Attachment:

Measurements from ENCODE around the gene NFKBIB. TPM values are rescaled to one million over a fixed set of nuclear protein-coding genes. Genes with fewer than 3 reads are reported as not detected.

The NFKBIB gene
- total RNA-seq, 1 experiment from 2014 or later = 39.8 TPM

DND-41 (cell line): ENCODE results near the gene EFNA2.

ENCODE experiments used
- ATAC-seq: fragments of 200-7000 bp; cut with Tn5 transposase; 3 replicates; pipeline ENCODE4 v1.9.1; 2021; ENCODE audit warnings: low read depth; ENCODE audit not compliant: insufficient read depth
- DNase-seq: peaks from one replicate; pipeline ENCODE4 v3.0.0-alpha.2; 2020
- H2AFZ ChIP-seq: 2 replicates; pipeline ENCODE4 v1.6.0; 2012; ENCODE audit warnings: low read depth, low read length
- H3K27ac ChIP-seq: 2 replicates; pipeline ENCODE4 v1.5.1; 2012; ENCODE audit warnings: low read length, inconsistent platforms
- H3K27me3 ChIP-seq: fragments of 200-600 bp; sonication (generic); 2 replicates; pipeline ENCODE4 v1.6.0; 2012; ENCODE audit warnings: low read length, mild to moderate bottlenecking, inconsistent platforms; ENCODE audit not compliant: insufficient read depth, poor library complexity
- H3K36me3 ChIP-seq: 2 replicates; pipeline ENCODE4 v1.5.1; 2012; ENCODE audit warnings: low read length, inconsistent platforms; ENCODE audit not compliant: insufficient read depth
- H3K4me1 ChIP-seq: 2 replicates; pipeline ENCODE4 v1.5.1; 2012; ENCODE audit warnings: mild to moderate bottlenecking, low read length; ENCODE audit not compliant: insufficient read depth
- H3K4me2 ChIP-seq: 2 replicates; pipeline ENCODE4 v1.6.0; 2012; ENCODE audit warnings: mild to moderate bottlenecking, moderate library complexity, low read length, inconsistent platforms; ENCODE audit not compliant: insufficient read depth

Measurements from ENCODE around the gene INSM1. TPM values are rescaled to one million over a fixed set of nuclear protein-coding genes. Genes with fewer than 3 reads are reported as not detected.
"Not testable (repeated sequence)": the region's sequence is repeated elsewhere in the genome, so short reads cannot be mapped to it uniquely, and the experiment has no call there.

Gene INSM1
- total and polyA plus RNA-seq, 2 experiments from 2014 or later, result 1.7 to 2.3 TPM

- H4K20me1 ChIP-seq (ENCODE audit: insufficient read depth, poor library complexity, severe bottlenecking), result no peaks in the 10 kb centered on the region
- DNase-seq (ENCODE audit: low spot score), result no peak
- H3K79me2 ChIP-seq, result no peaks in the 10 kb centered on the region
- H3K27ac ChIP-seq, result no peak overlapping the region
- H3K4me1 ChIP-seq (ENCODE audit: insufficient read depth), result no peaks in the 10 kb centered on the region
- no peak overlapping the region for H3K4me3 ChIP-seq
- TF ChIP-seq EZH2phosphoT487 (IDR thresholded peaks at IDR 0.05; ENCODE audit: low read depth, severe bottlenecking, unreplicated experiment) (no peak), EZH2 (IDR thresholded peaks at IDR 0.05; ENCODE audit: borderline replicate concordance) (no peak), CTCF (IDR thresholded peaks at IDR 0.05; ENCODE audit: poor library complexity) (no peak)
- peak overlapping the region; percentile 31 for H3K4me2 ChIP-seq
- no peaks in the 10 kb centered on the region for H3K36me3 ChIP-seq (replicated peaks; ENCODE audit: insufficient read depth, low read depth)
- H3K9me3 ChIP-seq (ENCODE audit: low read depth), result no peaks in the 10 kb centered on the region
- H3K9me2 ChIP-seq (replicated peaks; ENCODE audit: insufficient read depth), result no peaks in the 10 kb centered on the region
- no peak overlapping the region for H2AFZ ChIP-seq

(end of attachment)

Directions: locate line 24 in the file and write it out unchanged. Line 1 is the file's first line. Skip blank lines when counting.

- TF ChIP-seq EZH2phosphoT487 (IDR thresholded peaks at IDR 0.05; ENCODE audit: low read depth, severe bottlenecking, unreplicated experiment) (no peak), EZH2 (IDR thresholded peaks at IDR 0.05; ENCODE audit: borderline replicate concordance) (no peak), CTCF (IDR thresholded peaks at IDR 0.05; ENCODE audit: poor library complexity) (no peak)